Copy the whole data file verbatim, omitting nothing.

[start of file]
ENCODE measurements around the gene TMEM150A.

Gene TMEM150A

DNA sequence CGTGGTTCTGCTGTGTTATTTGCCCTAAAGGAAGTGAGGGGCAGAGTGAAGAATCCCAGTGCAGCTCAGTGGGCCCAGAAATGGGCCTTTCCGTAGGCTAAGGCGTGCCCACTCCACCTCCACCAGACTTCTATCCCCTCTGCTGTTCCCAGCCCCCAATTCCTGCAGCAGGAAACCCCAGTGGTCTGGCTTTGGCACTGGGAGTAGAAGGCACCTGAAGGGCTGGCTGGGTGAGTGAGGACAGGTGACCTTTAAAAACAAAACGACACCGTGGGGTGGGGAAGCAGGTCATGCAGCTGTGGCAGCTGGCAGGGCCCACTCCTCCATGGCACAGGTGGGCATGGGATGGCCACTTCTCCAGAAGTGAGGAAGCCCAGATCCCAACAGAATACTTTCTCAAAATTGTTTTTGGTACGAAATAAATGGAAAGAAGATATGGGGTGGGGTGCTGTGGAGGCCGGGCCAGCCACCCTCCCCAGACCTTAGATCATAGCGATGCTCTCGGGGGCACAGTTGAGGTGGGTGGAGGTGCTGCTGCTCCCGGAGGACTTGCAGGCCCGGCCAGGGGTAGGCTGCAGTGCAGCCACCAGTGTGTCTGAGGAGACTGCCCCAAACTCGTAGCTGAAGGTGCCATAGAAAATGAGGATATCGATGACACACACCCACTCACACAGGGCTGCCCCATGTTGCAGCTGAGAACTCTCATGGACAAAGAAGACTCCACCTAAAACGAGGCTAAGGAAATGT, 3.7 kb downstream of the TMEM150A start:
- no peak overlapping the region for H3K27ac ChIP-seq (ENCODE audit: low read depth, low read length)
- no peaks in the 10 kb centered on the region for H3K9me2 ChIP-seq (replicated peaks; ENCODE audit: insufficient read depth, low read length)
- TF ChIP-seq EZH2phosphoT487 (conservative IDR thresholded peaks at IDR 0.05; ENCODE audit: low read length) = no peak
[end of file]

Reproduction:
ENCODE measurements around the gene TMEM150A.

Gene TMEM150A

DNA sequence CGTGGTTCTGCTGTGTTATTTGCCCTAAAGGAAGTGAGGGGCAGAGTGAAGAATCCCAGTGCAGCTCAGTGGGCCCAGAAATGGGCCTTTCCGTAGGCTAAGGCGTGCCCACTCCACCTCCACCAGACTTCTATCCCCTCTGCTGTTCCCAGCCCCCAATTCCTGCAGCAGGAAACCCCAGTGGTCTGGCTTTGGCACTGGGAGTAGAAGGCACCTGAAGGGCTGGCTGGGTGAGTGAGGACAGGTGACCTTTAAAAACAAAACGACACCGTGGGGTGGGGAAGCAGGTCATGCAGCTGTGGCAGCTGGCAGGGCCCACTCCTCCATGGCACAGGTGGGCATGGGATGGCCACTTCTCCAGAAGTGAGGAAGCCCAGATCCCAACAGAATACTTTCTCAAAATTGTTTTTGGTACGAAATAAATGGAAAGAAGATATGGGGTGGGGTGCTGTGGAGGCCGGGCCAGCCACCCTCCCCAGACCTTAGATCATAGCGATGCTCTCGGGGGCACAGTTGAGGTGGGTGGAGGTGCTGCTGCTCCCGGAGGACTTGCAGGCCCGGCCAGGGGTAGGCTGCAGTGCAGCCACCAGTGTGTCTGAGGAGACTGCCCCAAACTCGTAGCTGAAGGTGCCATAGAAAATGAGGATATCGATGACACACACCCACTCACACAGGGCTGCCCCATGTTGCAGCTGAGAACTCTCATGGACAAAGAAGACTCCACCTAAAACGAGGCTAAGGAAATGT, 3.7 kb downstream of the TMEM150A start:
- no peak overlapping the region for H3K27ac ChIP-seq (ENCODE audit: low read depth, low read length)
- no peaks in the 10 kb centered on the region for H3K9me2 ChIP-seq (replicated peaks; ENCODE audit: insufficient read depth, low read length)
- TF ChIP-seq EZH2phosphoT487 (conservative IDR thresholded peaks at IDR 0.05; ENCODE audit: low read length) = no peak